Issue: SHOULD A COMMISSIONER HAVE DISMISSED A SUMMARY JUDGMENT MOTION UPON REALIZING THAT SUBJECT MATTER JURISDICTION WAS LACKING UNDER WASHINGTON LAW?
|Area of Law:||Constitutional Law, Litigation & Procedure|
|Keywords:||Dismissal; Subject matter jurisdiction; Commissioner case|
|Cited Cases:||589 N.Y.S.2d 230; 521 P.2d 1181|
If a Commissioner case acknowledged on the record that it did not have subject matter jurisdiction over Plaintiff’s summary judgment motion, and for that reason it transferred the case to the Superior Court, which did have jurisdiction, Washington law clearly does not permit this type of transfer between courts. Washington case law recognizes the well-known and universally respected rule that a court lacking jurisdiction over any matter may do “nothing other than enter an order of dismissal.” Deschenes v. King County, 83 Wash. 2d 714, 521 P.2d 1181, 1182 (Ct. App. 1974) (citing 21 C.J.S. Courts § 118 (1940)); see also Dougherty v. Dep’t of Labor & Indus., 48 P.3d 390, 395 (Wash. Ct. App. 2002).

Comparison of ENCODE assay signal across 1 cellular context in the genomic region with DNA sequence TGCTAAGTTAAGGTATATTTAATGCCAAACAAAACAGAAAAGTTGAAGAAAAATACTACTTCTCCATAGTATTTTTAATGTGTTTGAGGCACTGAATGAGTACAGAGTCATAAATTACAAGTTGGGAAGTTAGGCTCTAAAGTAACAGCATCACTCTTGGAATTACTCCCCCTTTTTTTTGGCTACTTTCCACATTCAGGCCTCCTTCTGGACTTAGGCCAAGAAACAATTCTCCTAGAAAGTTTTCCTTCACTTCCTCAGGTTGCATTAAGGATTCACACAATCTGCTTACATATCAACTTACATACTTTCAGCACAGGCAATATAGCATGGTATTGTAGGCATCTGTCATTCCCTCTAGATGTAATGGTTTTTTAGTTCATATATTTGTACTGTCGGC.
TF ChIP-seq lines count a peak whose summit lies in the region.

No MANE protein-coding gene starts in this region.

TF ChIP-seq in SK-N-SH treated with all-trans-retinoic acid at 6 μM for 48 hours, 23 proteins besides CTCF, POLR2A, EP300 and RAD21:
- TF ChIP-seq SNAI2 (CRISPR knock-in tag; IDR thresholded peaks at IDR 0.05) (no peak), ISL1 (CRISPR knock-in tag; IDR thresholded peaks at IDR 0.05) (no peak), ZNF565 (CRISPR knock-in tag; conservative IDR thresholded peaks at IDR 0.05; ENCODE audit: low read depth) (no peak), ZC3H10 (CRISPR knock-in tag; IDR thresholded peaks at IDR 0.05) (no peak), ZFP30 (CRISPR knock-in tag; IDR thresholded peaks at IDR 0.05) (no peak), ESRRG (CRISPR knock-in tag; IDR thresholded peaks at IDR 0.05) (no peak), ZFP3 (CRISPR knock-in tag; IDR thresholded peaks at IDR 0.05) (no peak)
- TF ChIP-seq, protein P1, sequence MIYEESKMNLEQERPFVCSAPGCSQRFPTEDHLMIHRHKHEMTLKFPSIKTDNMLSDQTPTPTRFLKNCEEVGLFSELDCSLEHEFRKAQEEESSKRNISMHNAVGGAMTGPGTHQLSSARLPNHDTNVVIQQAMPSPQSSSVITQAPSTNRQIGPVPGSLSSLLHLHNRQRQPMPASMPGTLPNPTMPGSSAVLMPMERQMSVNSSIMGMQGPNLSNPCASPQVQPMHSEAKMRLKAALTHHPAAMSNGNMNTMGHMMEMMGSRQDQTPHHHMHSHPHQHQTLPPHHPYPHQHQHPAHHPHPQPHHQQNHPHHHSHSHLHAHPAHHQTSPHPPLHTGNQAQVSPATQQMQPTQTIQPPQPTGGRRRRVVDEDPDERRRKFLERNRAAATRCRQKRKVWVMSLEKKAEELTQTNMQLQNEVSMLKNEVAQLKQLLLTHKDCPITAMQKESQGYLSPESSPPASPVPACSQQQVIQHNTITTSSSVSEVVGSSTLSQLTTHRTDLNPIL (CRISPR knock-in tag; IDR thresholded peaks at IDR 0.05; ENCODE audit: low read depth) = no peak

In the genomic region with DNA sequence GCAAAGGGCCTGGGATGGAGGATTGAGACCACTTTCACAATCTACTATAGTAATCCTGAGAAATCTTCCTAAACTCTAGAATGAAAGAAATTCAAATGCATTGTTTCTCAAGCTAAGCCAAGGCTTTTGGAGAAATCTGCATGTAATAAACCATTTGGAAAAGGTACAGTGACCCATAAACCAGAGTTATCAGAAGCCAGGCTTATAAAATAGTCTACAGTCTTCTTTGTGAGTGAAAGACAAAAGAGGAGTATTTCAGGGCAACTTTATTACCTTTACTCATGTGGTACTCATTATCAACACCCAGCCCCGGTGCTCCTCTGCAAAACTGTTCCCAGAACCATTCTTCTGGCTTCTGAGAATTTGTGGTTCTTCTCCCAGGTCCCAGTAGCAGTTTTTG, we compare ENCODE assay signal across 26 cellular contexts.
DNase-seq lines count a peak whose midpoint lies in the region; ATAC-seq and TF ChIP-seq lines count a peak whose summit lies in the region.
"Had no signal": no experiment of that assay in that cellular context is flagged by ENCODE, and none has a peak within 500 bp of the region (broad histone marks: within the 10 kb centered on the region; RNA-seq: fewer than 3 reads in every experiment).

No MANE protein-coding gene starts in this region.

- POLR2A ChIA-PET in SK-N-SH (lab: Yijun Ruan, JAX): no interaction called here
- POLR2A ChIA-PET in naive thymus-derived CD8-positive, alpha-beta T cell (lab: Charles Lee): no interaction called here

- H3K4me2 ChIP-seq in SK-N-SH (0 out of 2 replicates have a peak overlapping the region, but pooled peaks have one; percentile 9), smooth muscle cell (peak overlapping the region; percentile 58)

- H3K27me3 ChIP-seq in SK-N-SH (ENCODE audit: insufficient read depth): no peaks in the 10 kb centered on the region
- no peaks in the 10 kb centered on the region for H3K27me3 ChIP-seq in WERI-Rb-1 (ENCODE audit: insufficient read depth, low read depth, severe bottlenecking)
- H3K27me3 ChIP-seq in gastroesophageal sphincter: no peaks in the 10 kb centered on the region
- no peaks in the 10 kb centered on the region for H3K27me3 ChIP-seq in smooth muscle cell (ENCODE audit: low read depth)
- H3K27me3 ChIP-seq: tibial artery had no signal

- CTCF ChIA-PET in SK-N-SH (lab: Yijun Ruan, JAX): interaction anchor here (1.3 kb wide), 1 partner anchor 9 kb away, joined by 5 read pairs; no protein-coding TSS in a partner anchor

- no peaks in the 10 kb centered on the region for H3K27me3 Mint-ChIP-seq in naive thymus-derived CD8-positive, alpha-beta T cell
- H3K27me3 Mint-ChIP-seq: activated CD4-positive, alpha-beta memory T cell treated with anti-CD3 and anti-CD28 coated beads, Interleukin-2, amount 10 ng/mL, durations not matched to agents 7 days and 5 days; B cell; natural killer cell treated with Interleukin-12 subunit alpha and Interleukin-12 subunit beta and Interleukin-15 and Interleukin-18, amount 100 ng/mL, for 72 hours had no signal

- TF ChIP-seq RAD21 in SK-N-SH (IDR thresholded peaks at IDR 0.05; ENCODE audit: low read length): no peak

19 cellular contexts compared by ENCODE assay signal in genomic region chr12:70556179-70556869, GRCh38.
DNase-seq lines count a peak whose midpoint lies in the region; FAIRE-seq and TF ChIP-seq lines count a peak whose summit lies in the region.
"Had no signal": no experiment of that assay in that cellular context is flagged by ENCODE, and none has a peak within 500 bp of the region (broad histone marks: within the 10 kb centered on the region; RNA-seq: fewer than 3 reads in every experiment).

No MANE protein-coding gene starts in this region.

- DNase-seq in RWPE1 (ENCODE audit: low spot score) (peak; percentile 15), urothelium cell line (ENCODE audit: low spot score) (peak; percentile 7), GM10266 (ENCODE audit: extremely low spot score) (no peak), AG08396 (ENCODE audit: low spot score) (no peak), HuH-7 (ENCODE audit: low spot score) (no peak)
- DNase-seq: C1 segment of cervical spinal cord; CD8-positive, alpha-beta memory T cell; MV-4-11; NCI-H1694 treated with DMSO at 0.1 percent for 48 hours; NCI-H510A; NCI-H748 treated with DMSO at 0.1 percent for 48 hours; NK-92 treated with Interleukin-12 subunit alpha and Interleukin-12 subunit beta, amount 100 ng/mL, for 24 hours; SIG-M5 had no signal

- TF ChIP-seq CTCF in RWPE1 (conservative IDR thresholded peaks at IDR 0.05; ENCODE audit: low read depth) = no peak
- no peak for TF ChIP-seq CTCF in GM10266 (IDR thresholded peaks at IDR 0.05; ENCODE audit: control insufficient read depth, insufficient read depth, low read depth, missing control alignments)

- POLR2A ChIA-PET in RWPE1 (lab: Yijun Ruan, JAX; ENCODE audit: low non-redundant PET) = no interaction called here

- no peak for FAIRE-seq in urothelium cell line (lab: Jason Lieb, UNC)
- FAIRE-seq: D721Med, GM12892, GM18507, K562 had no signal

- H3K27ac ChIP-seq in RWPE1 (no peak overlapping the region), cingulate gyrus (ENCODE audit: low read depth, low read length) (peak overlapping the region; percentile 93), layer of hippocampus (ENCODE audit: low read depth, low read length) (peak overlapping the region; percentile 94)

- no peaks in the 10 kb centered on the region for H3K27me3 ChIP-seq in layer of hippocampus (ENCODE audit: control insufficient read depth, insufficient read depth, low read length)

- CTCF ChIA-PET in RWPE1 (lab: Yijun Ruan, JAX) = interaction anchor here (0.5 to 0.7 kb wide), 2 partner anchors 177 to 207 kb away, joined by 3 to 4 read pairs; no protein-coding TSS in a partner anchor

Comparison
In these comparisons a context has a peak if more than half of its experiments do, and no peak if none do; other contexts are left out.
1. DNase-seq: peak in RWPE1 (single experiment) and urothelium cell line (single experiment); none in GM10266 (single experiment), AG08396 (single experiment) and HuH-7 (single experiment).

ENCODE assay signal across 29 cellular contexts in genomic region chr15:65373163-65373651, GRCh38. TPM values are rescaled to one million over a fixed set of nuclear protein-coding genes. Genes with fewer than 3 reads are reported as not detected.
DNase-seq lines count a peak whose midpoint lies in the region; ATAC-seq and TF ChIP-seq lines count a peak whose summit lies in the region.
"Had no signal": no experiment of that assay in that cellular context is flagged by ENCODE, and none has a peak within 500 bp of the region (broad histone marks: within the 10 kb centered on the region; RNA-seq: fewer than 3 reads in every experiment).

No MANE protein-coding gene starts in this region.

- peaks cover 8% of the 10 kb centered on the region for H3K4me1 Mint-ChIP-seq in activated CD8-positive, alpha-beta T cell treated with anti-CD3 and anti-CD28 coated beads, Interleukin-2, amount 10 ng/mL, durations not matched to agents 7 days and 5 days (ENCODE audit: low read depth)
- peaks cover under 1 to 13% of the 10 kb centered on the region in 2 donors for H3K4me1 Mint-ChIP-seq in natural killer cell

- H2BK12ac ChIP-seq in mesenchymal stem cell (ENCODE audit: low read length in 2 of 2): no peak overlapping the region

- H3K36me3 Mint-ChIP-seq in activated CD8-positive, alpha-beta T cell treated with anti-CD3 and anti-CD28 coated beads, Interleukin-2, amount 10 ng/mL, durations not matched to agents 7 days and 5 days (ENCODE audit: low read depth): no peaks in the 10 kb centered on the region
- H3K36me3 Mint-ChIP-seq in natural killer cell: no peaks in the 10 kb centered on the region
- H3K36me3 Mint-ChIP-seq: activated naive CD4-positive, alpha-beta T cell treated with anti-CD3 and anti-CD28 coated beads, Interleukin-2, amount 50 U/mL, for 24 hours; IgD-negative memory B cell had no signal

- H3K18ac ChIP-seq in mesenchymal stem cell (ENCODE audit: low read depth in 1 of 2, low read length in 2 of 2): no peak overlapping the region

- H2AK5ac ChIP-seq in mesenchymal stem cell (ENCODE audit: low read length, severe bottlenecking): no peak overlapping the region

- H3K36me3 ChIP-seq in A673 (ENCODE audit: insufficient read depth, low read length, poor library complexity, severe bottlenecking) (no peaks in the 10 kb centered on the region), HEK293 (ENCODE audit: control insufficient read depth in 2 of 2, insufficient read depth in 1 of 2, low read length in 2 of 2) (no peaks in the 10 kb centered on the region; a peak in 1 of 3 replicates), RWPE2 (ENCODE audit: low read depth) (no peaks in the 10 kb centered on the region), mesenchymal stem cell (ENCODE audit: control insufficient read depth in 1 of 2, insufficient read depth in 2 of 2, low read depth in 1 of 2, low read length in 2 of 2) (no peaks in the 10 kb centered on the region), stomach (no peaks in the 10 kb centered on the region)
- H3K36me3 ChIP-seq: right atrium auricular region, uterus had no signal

Moreover, such an improper transfer cannot be salvaged by characterizing it as a “change of venue.” While Washington appears to have no direct case law on point, courts in other jurisdictions have held that a change of venue necessarily “presumes jurisdiction.” Spinnell v. Doris L. Sassower, P.C., 589 N.Y.S.2d 230, 236 (N.Y.C. Civ. Ct. 1992). In other words, a court must have both subject matter and personal jurisdiction to change venue from one county branch to another within the same court. Id. By extension, a court lacking subject matter jurisdiction may not confer jurisdiction upon a different court by transferring the case “under the guise of a change in venue.” Id. This principle follows logically from the basic rule described above—that a court lacking jurisdiction must […]